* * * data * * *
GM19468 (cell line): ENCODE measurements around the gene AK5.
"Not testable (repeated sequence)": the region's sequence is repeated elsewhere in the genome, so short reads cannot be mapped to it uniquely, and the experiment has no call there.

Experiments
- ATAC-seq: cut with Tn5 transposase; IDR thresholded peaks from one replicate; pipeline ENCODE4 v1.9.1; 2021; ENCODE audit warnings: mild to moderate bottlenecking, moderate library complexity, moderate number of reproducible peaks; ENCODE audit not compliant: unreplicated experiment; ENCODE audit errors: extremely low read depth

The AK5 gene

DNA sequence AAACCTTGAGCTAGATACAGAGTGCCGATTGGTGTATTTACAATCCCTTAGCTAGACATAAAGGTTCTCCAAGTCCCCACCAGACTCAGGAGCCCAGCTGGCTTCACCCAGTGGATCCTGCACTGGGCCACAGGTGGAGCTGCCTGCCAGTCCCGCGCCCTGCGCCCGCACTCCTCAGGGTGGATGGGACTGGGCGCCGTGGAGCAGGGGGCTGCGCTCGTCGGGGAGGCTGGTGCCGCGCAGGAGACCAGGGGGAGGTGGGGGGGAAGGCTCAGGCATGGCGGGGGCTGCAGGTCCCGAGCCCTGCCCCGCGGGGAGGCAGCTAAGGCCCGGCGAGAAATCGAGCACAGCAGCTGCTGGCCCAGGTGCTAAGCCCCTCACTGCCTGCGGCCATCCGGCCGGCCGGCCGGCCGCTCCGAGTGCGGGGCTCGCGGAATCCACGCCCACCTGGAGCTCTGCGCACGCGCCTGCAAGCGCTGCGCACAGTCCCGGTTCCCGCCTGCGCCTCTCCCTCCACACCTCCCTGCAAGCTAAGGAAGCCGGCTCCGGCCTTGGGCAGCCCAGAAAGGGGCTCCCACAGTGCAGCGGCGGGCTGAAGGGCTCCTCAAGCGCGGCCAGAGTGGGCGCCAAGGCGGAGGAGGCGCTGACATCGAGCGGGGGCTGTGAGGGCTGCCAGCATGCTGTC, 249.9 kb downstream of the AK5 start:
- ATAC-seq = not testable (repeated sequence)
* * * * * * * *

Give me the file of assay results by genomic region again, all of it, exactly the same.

GM19468 (cell line): ENCODE measurements around the gene AK5.
"Not testable (repeated sequence)": the region's sequence is repeated elsewhere in the genome, so short reads cannot be mapped to it uniquely, and the experiment has no call there.

Experiments
- ATAC-seq: cut with Tn5 transposase; IDR thresholded peaks from one replicate; pipeline ENCODE4 v1.9.1; 2021; ENCODE audit warnings: mild to moderate bottlenecking, moderate library complexity, moderate number of reproducible peaks; ENCODE audit not compliant: unreplicated experiment; ENCODE audit errors: extremely low read depth

The AK5 gene

DNA sequence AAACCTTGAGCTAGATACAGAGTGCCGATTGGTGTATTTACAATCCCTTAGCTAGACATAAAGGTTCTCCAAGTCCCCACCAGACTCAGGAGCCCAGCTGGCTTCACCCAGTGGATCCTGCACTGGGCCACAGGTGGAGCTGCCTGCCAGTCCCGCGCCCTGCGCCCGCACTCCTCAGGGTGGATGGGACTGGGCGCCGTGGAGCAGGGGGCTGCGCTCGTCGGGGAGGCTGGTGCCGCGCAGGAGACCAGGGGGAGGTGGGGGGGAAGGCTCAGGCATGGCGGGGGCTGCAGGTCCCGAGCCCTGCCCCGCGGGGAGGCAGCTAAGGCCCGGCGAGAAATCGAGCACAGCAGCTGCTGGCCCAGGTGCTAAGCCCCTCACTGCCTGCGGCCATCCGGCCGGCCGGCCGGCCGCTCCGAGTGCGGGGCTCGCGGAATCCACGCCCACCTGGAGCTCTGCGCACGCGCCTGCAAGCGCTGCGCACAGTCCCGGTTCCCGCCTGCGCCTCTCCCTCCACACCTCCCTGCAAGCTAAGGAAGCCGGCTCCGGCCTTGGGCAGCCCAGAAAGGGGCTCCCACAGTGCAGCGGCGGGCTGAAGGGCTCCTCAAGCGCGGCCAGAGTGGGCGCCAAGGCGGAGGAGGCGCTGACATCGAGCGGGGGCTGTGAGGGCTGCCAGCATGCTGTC, 249.9 kb downstream of the AK5 start:
- ATAC-seq = not testable (repeated sequence)